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Abstract

In fact, the Sahel is a vast, diverse belt across the continent, as much as 1,000 km wide and stretching more than 5,000 km from Sudan to Senegal. It is a region rich in natural resources, extensive agricultural land, a generous mineral endowment and substantial water resources. It boasts of an ancient history and a strong culture, with a high degree of continuity and an overlap in local traditions that provide a surprising amount of homogeneity across its many peoples. Regional institutions designed to promote integration are strong.

In short, the Sahel is a land of opportunity. Much of that opportunity is just waiting to be unlocked and to serve as the engine that will restore a vibrant, stable and prosperous Sahel.

A New Initiative for a Brighter Future

I recently participated in a United Nations Convention to Combat Desertification (UNCCD) policy dialogue in partnership with the Rockefeller Foundation at the stunning Bellagio Centre in Italy. Our discussion theme was “A Land of Opportunities: Framing Contextual and Practical Solutions for Lasting Peace and Prosperity in the Sahel.’’ We introduced an exciting initiative aimed at reversing present trends in the Sahel, and restoring its economic, social and environmental capital. The initiative focuses on the large-scale mobilization of communities, social groups and networks to accelerate installation of clean energy, restore degraded lands and catalyse the development of rural enterprise across the Sahel belt, with a special focus on youth and women.

The new initiative aims to generate action by creating a dynamic platform that will inspire, motivate and mobilize youth, women, civil society, communities and professional networks across the Sahel to act at a massive scale to improve their lives and ensure a stable and prosperous future for the region. This action will be in response to a new, positive and mobilizing narrative focused on the untapped opportunity that the Sahel represents, and underlining the potential to act, immediately and at scale, to reverse current trends.

The platform will connect and seek to inspire target communities across the region, promoting new ideas, sharing information, enabling coordination and reporting stories and results. In an increasingly connected Sahel, use of the social media has become a feasible too for mobilizing action. It will build on a rich culture and tradition of story-telling.
Ecology, Energy, Enterprise

The initiative will focus on three principal axes of activity that have the power to transform the Sahel – restoration of degraded lands and sustainable agricultural practices; provision of clean energy, and development of small- and medium-scale rural enterprise.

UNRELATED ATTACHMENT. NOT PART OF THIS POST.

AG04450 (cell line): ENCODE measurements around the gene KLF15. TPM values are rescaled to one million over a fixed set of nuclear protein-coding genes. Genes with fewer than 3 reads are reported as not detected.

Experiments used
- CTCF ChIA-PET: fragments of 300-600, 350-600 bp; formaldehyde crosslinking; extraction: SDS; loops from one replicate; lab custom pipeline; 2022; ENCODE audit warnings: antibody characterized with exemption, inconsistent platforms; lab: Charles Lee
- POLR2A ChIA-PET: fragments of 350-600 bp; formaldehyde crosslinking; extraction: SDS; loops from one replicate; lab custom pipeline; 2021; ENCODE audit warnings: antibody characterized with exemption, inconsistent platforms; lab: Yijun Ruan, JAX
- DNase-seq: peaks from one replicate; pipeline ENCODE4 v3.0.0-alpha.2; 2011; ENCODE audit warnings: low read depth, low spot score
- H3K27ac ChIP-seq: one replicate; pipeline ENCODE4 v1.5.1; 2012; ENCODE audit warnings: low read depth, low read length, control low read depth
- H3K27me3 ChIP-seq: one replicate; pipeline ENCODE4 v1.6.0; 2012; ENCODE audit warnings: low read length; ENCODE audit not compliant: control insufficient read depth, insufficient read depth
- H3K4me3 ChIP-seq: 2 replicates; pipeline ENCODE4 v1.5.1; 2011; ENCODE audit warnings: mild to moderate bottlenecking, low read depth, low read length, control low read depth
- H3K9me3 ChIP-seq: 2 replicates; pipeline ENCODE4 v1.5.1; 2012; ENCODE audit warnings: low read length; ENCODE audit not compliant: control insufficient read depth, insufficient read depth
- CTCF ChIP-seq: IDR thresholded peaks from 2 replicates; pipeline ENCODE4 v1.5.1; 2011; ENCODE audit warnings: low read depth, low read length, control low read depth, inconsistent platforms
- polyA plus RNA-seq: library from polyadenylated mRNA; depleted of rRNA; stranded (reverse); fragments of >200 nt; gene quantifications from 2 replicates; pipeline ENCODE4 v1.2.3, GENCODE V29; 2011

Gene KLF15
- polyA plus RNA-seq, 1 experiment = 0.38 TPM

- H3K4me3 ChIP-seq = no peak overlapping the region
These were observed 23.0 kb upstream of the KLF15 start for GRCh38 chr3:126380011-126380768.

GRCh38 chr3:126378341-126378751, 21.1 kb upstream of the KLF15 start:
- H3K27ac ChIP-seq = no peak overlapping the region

There is a vast potential for ecological restoration to return land to productivity and to biological diversity across the Sahel, both through the recovery of degraded lands and through the spread of sustainable agricultural and livestock management practices. This process is actually already underway; millions of hectares of land have restored and regained their green cover, and, contrary to popular belief, tree cover in the Sahel has increased in recent years. The potential for spreading beneficial ecological practices on a very large scale clearly exists.

This central pillar of the initiative aims to make information and know-how about what is already working widely available across the region, and apply it to millions of square kilometres, reinforcing and expanding the Sahel’s Great Green Wall holding back the advance of the Sahara.
Action on the scale envisaged under the initiative can only be achieved in partnership with many actors – local, national, regional and international – who share a commitment to its goals. The platform will allow for many to contribute, to propose ideas and to add strength to the social mobilization that underpins the initiative.

The initiative will also, of course, need money. Funding on a large scale will need to be generated, from development finance, private investment, public-private funding and blended finance, and from domestic resource mobilization. The initiative will underscore the potential for new, crowd-sourced and fintech-based funding vehicles.

Finally, the initiative will ride on a wave of communication – positive stories aimed at promoting the new narrative and changing the public perception of the Sahel as a place in control of its own destiny.

Hindou Oumarou Ibrahim is a UN SDG Advocate, Conservation International’s Senior Indigenous Fellow and a National Geographic Emerging Explorer. She is also a former co-chair of the International Indigenous Peoples Forum on Climate Change. She is a member of the Mbororo pastoralist community of Chad.

“The Sahel is a land of opportunity… waiting to be unlocked.” Read the whole article following the link above